Former Executive Admits He Paid $50,000 In College Entrance Exam Fraud Scheme

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Adam Barnes General Assignment Reporter
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A former private equity firm executive pleaded guilty on Wednesday to paying $50,000 to manipulate his son’s college entrance exam, according to Reuters.

Bill McGlashan, who formerly worked for Texas Pacific Group Capital, pleaded guilty to a wire fraud charge before a Boston judge. The plea deal called for a three-month sentence and a $250,000 fine but is also conditional. McGlashan can withdraw the plea, should he successfully appeal to the judge to not throw out the charge, the outlet reported.

Prosecutors said McGlashan paid the $50,000 bribe to a test administrator in West Hollywood. The administrator allowed a test proctor to correct wrong answers on McGlashan’s son’s ACT exam, according to Reuters. The prosecution did agree to drop charges that McGlashan tried to bribe a University of Southern California official on his son’s behalf. McGlashan was reportedly willing to pay $250,000 to have his son fraudulently admitted as a football recruit. (RELATED: Charity That Allegedly Took Bribes To Get Millionaires Into College Claimed To Be About Helping The Underprivileged)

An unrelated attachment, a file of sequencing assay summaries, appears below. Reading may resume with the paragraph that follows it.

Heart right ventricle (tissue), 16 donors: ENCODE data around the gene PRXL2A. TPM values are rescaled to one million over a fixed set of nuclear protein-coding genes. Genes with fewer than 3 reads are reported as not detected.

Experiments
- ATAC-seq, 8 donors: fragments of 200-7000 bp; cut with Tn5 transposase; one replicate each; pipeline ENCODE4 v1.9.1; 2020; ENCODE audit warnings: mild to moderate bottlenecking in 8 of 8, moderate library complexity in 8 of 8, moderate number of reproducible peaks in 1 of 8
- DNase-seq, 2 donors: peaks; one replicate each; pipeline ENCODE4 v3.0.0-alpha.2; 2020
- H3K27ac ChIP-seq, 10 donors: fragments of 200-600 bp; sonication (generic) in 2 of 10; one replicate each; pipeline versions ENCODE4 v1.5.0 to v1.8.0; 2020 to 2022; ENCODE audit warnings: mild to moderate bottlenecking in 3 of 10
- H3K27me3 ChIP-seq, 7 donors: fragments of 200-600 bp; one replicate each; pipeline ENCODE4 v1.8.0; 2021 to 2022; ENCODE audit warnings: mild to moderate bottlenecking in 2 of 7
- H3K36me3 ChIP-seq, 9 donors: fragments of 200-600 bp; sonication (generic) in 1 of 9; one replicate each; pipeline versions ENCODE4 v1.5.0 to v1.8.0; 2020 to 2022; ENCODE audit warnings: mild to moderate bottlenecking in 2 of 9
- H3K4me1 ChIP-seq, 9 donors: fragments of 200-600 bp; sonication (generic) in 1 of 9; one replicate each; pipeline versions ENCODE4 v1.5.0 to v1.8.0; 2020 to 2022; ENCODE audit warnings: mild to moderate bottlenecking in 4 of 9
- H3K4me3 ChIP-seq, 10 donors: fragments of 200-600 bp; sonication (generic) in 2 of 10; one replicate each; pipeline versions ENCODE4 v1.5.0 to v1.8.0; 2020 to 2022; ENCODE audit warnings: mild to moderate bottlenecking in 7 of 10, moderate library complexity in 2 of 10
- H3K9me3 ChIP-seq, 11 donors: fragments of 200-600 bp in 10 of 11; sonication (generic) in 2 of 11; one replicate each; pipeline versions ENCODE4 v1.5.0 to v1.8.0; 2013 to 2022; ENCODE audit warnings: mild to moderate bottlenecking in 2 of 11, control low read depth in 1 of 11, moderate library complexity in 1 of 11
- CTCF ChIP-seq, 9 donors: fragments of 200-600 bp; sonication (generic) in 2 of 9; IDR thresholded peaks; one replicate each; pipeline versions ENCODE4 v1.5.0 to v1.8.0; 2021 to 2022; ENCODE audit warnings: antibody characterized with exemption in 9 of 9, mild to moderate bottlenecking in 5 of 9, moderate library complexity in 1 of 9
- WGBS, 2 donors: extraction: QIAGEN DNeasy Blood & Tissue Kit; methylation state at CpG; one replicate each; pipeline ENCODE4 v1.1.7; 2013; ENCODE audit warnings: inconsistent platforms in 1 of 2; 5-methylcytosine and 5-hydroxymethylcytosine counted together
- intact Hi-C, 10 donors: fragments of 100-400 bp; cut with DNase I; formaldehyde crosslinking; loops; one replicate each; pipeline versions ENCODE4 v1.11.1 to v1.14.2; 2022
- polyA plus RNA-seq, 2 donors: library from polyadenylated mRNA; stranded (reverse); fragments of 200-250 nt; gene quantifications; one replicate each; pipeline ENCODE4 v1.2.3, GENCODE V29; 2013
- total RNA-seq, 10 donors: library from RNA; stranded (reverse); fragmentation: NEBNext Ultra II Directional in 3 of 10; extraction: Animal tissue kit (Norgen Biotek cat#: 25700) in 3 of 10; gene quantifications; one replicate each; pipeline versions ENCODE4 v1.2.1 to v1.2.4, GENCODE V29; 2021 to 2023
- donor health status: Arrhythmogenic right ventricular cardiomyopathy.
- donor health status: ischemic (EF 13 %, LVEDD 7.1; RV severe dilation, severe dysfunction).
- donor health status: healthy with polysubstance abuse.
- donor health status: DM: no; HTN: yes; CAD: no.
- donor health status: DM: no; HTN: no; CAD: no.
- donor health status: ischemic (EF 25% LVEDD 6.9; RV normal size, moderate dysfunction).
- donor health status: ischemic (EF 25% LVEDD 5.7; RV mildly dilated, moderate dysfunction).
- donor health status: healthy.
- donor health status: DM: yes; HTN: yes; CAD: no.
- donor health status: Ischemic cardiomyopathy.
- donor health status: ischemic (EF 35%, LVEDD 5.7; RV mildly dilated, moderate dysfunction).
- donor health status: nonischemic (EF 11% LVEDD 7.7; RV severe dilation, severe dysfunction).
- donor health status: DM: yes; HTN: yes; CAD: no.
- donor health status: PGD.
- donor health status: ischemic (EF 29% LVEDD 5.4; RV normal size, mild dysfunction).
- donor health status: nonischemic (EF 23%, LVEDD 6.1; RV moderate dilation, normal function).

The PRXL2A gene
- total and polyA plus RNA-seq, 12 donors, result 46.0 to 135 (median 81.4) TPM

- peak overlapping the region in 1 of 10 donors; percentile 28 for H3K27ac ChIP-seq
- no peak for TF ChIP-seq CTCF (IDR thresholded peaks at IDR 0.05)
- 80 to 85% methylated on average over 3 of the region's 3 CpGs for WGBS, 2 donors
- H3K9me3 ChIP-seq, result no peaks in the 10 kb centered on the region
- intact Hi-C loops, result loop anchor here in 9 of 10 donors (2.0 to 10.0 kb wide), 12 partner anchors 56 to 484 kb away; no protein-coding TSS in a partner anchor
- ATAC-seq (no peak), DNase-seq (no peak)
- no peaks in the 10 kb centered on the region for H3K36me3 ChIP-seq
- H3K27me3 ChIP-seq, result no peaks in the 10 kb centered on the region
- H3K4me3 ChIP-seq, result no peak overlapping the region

McGlashan is one of the 57 people charged with conspiring with admissions consultant William Singer. Singer pleaded guilty in 2019 to charges that he used bribes and facilitated cheating on entrance exams to ensure students’ admission to top-tier schools, Reuters reported.

Others involved in the scandal include “Full House” star Lori Loughlin, who was released from her 2-month prison sentence on Dec. 28, and her husband, Mossimo Giannulli. Loughlin and Giannulli paid $500,000 to have their daughters admitted to USC. (RELATED: REPORT: Lori Loughlin Released From Prison After Completing 2-Month Sentence)

McGlashan’s sentencing is set for May 12, Reuters reported.